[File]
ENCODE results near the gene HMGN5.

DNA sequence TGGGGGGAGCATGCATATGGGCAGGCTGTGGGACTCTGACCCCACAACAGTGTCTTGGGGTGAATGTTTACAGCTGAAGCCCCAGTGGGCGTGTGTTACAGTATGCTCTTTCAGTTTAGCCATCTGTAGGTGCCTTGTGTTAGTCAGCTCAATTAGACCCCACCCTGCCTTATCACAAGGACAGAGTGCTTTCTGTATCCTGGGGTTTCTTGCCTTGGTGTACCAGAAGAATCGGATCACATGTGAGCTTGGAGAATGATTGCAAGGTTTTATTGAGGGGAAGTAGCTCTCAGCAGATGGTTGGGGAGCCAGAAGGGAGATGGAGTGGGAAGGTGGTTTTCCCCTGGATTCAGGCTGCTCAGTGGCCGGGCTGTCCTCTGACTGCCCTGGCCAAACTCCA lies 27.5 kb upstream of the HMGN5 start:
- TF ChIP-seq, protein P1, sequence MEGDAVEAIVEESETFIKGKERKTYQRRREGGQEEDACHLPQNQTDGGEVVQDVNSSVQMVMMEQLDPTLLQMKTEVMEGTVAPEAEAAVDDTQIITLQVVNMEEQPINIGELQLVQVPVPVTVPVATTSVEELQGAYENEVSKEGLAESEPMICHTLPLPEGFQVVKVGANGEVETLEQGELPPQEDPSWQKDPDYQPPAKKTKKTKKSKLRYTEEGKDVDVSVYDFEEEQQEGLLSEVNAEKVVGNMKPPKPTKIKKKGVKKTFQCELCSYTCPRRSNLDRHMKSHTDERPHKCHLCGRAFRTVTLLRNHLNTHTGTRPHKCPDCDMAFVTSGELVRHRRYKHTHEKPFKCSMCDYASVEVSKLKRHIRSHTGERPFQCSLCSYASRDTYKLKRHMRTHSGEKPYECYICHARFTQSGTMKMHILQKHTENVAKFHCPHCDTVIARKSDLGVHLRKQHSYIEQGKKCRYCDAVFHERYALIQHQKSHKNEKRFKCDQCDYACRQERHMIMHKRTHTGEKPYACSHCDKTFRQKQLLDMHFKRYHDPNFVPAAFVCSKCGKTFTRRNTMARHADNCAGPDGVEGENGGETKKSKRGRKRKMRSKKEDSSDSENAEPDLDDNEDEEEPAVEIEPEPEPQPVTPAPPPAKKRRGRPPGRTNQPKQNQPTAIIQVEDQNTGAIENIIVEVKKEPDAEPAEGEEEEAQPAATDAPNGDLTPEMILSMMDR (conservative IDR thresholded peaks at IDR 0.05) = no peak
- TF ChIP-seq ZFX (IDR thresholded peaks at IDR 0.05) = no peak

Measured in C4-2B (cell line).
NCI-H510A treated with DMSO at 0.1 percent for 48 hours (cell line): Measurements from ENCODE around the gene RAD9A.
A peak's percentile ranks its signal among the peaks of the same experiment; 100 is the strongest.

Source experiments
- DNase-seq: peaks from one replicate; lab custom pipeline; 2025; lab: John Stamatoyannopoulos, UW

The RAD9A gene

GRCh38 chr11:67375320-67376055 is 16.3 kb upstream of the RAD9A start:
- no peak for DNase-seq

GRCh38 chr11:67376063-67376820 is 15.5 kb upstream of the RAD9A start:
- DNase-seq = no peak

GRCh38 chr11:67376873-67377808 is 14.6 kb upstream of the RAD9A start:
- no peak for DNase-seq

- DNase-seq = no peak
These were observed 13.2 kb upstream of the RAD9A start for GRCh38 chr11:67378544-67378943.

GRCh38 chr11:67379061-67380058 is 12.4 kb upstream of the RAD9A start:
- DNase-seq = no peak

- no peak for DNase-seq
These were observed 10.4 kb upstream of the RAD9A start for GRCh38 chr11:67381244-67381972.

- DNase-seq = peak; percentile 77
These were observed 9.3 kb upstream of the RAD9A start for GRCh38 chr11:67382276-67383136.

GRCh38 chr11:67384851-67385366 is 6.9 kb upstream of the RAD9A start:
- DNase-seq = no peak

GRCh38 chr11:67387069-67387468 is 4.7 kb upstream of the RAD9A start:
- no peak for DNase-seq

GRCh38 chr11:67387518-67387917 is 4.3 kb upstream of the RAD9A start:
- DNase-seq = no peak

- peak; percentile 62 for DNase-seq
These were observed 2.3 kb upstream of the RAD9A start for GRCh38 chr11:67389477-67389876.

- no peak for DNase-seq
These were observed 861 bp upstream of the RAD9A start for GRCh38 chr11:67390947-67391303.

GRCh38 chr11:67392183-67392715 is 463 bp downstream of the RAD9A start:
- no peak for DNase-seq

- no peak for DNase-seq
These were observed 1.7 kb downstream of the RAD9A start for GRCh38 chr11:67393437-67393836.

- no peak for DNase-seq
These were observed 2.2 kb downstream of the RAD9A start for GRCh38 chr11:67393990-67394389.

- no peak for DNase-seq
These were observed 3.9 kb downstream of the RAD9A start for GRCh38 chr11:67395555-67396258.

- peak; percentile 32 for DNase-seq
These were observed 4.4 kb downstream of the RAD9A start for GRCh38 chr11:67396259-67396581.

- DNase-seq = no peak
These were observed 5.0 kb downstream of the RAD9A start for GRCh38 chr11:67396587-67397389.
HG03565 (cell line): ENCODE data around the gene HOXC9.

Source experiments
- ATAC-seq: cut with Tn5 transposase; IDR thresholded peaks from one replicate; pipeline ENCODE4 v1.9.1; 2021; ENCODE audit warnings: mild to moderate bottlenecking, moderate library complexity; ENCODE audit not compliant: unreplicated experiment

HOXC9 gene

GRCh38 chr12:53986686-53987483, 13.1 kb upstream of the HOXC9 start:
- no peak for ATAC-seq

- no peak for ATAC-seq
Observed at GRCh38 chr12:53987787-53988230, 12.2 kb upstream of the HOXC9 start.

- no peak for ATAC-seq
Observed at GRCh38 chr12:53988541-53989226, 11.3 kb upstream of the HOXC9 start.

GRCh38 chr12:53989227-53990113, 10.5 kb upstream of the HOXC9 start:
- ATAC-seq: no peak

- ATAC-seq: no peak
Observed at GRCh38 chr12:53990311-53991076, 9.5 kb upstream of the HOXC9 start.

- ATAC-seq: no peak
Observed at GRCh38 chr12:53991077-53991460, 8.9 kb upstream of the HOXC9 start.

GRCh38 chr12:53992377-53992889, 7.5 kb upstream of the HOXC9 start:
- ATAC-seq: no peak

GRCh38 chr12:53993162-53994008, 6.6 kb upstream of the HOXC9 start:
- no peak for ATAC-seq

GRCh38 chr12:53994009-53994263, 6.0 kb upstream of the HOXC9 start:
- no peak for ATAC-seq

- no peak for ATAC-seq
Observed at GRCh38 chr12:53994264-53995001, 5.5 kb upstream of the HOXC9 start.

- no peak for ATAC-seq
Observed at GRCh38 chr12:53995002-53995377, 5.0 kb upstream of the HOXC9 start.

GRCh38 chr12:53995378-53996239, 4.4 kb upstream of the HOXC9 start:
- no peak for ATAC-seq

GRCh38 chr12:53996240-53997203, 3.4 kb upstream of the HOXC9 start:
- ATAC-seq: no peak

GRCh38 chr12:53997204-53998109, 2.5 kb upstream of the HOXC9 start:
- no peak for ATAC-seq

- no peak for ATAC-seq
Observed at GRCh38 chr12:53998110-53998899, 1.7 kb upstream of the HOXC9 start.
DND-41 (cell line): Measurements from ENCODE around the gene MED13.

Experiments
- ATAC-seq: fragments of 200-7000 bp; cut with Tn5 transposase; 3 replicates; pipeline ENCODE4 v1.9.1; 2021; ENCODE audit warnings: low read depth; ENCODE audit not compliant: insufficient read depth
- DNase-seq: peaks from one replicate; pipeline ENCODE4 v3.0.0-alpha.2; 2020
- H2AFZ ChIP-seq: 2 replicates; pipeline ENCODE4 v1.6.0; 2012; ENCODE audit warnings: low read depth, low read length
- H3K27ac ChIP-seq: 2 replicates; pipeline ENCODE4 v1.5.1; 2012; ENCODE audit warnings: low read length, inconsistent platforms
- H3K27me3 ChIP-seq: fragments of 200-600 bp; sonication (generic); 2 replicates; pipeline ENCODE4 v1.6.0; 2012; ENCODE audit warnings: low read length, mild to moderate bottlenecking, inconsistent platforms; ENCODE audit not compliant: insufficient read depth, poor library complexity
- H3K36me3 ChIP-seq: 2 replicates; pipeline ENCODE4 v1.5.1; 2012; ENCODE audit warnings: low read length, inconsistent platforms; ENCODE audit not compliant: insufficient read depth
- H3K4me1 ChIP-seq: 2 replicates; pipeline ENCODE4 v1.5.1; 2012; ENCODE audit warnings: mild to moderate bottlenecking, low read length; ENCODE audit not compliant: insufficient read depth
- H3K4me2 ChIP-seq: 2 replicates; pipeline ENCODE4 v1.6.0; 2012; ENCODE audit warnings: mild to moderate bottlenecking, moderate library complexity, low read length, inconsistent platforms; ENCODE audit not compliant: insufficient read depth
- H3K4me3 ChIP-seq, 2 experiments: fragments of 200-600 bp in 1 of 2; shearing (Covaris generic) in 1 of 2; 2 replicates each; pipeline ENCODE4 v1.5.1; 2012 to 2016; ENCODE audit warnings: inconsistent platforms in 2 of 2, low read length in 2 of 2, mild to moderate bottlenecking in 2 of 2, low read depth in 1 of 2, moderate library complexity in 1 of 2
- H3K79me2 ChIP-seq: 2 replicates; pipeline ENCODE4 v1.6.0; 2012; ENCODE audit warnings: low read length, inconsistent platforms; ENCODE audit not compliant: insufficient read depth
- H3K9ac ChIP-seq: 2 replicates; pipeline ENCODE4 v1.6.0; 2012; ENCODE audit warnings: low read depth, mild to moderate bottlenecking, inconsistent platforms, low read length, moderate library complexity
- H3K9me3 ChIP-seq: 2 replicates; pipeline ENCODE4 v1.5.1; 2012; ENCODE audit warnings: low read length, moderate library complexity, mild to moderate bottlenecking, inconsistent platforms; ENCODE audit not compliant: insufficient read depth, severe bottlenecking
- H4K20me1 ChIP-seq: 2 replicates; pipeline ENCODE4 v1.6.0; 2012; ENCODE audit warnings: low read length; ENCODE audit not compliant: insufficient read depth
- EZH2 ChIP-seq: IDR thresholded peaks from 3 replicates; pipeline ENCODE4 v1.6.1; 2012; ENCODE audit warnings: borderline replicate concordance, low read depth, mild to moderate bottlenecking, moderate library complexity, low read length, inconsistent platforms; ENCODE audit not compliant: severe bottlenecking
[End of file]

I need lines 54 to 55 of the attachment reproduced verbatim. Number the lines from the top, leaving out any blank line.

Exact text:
Observed at GRCh38 chr12:53987787-53988230, 12.2 kb upstream of the HOXC9 start.

- no peak for ATAC-seq